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Author Topic: Halstow Parish - 1847  (Read 2322 times)

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Halstow Parish - 1847
« Reply #1 on: February 24, 2011, 16:09:08 »
HALSTOW (Lower), is a small village 4 miles W.N.W.  from Milton, which in 1841 had 56 houses and 297 inhabitants.  Population in 1801, 121: in 1831, 221.  the parish contains 1,559 acres of land, gross estimated value £3,139.  the chief landowners are the Earl of Thanet, Lord Harris, Giles Hilton, Esq.  Thomas Dodd, Esq. and Mr. William Lewis.

STANDGATE CREEK extends 3 ½ miles N. by E. from Halstow to the Medway, a little above Sheerness, here foreign vessels that cannot procure clean bills of health, are compelled to perform quarantine, and to remove their cargoes into two large vessels, called Lazoretto, constantly stationed here.  Halstow Creek above this becomes shallow, and in the reign of Queen Elizabeth, was called Halstow Quay, there were then in the parish 24 inhabited houses, and 14 boats, from one to seven tons burthen, with 14 men, employed in the fisheries.

THE CHURCH, which stands near the creek, is dedicated to St. Margaret, and consists of nave, side aisle, and chancel, with a tower and beacon spore, and has five bells.  The living is a vicarage, valued in the King’s books at £8.2s. Patrons, the dean and chapter of Canterbury; incumbent, Rev. F. Rouch. The Rev. John Woodruff, is the officiating curate. The ancient  vicarage house was destroyed about the year 1696, and the site was afterwards taken possession of by a dredgerman; a house has since been built on it, by a person who claimed it as his freehold.  Two maiden ladies some time previous to the above date, bequeathed a house for the use of the vicar for ever.  A small METHODIST CHAPEL was built in 1815.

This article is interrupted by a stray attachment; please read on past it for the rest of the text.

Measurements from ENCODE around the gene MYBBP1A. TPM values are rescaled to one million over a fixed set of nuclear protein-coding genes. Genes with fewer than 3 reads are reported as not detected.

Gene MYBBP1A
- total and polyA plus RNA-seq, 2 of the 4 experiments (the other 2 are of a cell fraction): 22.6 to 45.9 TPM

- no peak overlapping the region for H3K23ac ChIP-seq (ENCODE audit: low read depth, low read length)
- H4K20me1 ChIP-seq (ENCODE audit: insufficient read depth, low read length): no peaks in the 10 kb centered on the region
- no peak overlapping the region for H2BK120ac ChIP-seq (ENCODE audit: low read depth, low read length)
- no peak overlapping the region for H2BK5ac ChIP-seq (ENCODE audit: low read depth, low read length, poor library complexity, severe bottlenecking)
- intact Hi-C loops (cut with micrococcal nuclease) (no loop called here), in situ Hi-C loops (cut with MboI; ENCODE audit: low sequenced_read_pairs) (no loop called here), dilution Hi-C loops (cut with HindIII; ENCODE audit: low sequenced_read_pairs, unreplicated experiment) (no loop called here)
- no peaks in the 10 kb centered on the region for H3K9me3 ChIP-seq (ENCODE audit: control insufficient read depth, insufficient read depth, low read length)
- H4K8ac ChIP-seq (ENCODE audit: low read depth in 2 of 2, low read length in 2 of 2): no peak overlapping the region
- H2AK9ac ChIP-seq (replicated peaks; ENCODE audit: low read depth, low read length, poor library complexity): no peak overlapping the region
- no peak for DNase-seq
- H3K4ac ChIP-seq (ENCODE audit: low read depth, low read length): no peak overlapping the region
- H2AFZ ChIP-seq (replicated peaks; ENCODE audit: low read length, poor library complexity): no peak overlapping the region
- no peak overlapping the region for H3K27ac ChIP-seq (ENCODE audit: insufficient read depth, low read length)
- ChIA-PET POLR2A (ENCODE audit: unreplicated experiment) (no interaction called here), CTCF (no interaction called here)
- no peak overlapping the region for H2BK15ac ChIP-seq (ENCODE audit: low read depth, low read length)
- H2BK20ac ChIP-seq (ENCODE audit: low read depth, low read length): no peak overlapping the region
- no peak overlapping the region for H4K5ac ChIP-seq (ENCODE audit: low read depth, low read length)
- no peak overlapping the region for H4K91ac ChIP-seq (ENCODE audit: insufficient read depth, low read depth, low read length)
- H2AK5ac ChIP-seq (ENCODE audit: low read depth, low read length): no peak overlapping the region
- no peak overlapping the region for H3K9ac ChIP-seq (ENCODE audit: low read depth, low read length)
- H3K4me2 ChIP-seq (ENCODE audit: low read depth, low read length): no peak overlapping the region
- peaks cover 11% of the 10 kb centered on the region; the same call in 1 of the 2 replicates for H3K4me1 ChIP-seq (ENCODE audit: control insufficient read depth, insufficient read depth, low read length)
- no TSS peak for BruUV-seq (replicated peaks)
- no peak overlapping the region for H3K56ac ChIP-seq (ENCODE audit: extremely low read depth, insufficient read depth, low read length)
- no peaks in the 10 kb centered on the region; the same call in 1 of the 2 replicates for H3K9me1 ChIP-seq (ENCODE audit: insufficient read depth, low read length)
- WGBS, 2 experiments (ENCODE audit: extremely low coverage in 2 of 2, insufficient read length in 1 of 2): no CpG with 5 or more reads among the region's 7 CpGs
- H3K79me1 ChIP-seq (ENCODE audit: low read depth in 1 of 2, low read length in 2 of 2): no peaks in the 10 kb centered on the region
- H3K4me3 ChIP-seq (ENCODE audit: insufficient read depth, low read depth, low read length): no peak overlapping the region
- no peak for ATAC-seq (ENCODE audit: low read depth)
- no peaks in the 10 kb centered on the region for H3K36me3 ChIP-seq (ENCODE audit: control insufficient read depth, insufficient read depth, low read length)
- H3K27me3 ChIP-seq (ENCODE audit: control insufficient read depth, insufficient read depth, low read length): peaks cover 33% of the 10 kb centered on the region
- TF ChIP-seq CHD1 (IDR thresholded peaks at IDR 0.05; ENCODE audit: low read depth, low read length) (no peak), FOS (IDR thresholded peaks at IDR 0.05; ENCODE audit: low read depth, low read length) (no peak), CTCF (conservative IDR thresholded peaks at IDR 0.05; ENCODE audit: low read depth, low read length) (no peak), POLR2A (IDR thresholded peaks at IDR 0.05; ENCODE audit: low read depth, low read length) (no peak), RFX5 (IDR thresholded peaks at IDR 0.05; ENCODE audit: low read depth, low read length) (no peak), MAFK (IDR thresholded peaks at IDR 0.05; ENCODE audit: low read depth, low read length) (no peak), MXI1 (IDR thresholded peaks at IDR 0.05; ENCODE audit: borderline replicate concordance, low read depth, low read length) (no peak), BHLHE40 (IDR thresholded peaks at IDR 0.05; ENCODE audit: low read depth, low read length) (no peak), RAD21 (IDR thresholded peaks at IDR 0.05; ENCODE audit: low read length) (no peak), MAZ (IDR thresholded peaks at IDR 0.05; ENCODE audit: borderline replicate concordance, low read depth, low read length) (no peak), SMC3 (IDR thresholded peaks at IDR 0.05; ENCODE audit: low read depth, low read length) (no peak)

The paramount manor of Milton claims over this parish, subordinate to which is the MANOR OF BERKESORE, situated in the north east part of the parish.  It was given to the monks of Christ Church, in Canterbury, to the finding of a light before the shrine of St. Anselm there, in which state it continued  till the dissolution of the priory, in the reign of Henry VIIIm and was by that King settled on the dean and chapter of Canterbury, part of whose possessions it nowe remains, Lady Wenman being the lessee.

CHARITIES: William Robinson, by will, 1632, gave a rent charge of 20s. and two bushels of wheat yearly, issuing out of lands now called the stray farm, to be distributed among the poor.  An annuity of 20s. per annum was left by Catherine Wootton, in 1678, to be distributed by the churchwardens to the most necessitous poor in the parish. A person unknown, gave a cottage and two tenements for the use of the poor; these premises have been occupied by poor persons rent-free, put in by the parish officers.

CHURCH LANDS: There are certain lands, with a house and cottage, altogether producing £8 per annum; this amount is carried to the churchwarden’s account, as applicable to the reperations of the church.

Chapman, Mr. Jeremiah
Chapman, Mr. Richard
Chapman, Mr. Wm.
Dodd, Thomas, Farmer
Horn, Thos. Beerhouse
Hudson, Hy. Farmer, Great Barksore
Lewis, Wm. Farmer, Little Barksore
Ludgater, Wm. Brick Mr.
Payne, Wm. Corn Miller
Pope, Geo. Blacksmith
Rainer, Thos. Shopkeeper & Barge owner.
South, Henry, Gent
Vidgeon, Thos. Vict. Three Tuns
Wade, James, Grocer.

Taken from Bagshaw’s History, Gazetteer & Directory of Kent 1847


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